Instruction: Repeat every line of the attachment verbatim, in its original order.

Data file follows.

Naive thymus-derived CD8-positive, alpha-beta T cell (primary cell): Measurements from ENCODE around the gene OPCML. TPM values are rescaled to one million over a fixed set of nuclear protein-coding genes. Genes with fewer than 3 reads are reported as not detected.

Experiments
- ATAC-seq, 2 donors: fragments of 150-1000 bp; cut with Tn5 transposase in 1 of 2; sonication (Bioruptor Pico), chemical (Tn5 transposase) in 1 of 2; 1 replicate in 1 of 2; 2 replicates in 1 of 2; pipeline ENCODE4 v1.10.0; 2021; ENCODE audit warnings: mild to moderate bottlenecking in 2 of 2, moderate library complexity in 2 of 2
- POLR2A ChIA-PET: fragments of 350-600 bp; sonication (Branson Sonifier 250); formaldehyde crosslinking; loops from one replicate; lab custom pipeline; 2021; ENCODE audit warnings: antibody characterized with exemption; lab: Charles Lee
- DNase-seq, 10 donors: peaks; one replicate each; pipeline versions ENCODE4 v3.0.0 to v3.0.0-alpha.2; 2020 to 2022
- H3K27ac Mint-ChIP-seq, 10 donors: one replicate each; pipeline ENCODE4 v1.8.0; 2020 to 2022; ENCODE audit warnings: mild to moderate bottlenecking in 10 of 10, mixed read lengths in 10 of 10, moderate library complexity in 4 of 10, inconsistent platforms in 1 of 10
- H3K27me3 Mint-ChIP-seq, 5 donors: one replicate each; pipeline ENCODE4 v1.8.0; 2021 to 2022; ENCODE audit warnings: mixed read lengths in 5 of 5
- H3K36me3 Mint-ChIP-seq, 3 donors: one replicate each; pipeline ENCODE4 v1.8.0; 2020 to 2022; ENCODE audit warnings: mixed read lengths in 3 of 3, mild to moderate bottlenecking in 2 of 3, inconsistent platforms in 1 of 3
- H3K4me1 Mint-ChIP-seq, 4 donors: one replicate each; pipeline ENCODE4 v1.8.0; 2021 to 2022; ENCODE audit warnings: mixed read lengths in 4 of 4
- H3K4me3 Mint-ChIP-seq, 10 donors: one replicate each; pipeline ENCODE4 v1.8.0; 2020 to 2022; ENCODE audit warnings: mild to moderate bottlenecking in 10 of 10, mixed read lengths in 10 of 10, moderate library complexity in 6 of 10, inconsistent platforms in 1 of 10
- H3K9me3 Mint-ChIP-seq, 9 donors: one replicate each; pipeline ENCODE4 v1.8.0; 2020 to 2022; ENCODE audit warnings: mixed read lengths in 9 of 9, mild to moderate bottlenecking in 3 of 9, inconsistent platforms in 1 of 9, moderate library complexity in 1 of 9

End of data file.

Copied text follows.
Naive thymus-derived CD8-positive, alpha-beta T cell (primary cell): Measurements from ENCODE around the gene OPCML. TPM values are rescaled to one million over a fixed set of nuclear protein-coding genes. Genes with fewer than 3 reads are reported as not detected.

Experiments
- ATAC-seq, 2 donors: fragments of 150-1000 bp; cut with Tn5 transposase in 1 of 2; sonication (Bioruptor Pico), chemical (Tn5 transposase) in 1 of 2; 1 replicate in 1 of 2; 2 replicates in 1 of 2; pipeline ENCODE4 v1.10.0; 2021; ENCODE audit warnings: mild to moderate bottlenecking in 2 of 2, moderate library complexity in 2 of 2
- POLR2A ChIA-PET: fragments of 350-600 bp; sonication (Branson Sonifier 250); formaldehyde crosslinking; loops from one replicate; lab custom pipeline; 2021; ENCODE audit warnings: antibody characterized with exemption; lab: Charles Lee
- DNase-seq, 10 donors: peaks; one replicate each; pipeline versions ENCODE4 v3.0.0 to v3.0.0-alpha.2; 2020 to 2022
- H3K27ac Mint-ChIP-seq, 10 donors: one replicate each; pipeline ENCODE4 v1.8.0; 2020 to 2022; ENCODE audit warnings: mild to moderate bottlenecking in 10 of 10, mixed read lengths in 10 of 10, moderate library complexity in 4 of 10, inconsistent platforms in 1 of 10
- H3K27me3 Mint-ChIP-seq, 5 donors: one replicate each; pipeline ENCODE4 v1.8.0; 2021 to 2022; ENCODE audit warnings: mixed read lengths in 5 of 5
- H3K36me3 Mint-ChIP-seq, 3 donors: one replicate each; pipeline ENCODE4 v1.8.0; 2020 to 2022; ENCODE audit warnings: mixed read lengths in 3 of 3, mild to moderate bottlenecking in 2 of 3, inconsistent platforms in 1 of 3
- H3K4me1 Mint-ChIP-seq, 4 donors: one replicate each; pipeline ENCODE4 v1.8.0; 2021 to 2022; ENCODE audit warnings: mixed read lengths in 4 of 4
- H3K4me3 Mint-ChIP-seq, 10 donors: one replicate each; pipeline ENCODE4 v1.8.0; 2020 to 2022; ENCODE audit warnings: mild to moderate bottlenecking in 10 of 10, mixed read lengths in 10 of 10, moderate library complexity in 6 of 10, inconsistent platforms in 1 of 10
- H3K9me3 Mint-ChIP-seq, 9 donors: one replicate each; pipeline ENCODE4 v1.8.0; 2020 to 2022; ENCODE audit warnings: mixed read lengths in 9 of 9, mild to moderate bottlenecking in 3 of 9, inconsistent platforms in 1 of 9, moderate library complexity in 1 of 9